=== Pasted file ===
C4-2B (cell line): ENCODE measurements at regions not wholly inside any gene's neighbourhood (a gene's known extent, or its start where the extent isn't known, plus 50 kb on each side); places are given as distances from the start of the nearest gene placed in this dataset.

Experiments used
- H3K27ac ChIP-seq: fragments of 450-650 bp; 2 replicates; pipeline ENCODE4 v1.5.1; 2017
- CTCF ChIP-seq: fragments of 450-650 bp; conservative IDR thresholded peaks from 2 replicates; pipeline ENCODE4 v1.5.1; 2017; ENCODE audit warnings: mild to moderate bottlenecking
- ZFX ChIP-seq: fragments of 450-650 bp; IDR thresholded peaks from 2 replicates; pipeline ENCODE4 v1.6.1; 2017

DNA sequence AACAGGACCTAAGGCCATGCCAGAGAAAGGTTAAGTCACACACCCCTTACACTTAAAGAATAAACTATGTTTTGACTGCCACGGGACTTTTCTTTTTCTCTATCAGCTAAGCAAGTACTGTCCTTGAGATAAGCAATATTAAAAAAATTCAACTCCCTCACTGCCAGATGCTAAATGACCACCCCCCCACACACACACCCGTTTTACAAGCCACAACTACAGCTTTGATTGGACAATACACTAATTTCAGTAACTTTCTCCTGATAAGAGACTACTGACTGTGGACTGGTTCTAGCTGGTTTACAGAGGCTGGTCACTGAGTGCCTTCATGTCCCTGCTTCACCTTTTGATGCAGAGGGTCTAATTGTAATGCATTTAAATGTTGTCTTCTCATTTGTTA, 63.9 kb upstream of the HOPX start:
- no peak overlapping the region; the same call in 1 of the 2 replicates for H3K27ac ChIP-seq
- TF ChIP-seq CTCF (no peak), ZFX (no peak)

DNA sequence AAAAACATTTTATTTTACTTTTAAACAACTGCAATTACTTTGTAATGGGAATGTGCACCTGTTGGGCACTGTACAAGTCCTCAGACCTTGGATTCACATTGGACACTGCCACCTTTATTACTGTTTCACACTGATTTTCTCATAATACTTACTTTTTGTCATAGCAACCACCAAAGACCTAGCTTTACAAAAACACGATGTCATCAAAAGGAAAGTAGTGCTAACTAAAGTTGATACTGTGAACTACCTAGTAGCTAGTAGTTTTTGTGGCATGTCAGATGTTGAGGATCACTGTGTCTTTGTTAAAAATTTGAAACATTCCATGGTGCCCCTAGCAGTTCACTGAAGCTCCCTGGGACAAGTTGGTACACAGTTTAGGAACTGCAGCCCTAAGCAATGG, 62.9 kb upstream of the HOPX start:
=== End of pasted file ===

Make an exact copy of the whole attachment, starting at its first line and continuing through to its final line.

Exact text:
C4-2B (cell line): ENCODE measurements at regions not wholly inside any gene's neighbourhood (a gene's known extent, or its start where the extent isn't known, plus 50 kb on each side); places are given as distances from the start of the nearest gene placed in this dataset.

Experiments used
- H3K27ac ChIP-seq: fragments of 450-650 bp; 2 replicates; pipeline ENCODE4 v1.5.1; 2017
- CTCF ChIP-seq: fragments of 450-650 bp; conservative IDR thresholded peaks from 2 replicates; pipeline ENCODE4 v1.5.1; 2017; ENCODE audit warnings: mild to moderate bottlenecking
- ZFX ChIP-seq: fragments of 450-650 bp; IDR thresholded peaks from 2 replicates; pipeline ENCODE4 v1.6.1; 2017

DNA sequence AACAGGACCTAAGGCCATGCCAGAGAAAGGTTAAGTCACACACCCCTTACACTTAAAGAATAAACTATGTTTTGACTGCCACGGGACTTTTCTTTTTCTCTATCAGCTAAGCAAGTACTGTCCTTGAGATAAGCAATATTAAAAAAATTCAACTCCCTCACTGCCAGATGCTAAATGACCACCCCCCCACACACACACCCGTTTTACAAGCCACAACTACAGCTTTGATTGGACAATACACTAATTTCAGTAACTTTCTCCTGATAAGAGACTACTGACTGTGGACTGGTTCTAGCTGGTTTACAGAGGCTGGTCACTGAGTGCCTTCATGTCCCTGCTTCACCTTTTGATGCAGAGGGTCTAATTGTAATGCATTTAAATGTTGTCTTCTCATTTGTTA, 63.9 kb upstream of the HOPX start:
- no peak overlapping the region; the same call in 1 of the 2 replicates for H3K27ac ChIP-seq
- TF ChIP-seq CTCF (no peak), ZFX (no peak)

DNA sequence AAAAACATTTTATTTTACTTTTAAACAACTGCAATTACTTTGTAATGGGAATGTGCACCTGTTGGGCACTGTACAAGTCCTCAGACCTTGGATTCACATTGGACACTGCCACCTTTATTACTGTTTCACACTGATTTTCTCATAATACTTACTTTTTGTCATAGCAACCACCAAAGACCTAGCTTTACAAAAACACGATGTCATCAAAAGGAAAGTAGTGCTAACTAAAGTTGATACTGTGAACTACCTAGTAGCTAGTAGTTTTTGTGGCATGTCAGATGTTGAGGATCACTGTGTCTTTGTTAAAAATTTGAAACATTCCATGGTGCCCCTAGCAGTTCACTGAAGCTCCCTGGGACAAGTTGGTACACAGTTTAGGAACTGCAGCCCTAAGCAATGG, 62.9 kb upstream of the HOPX start: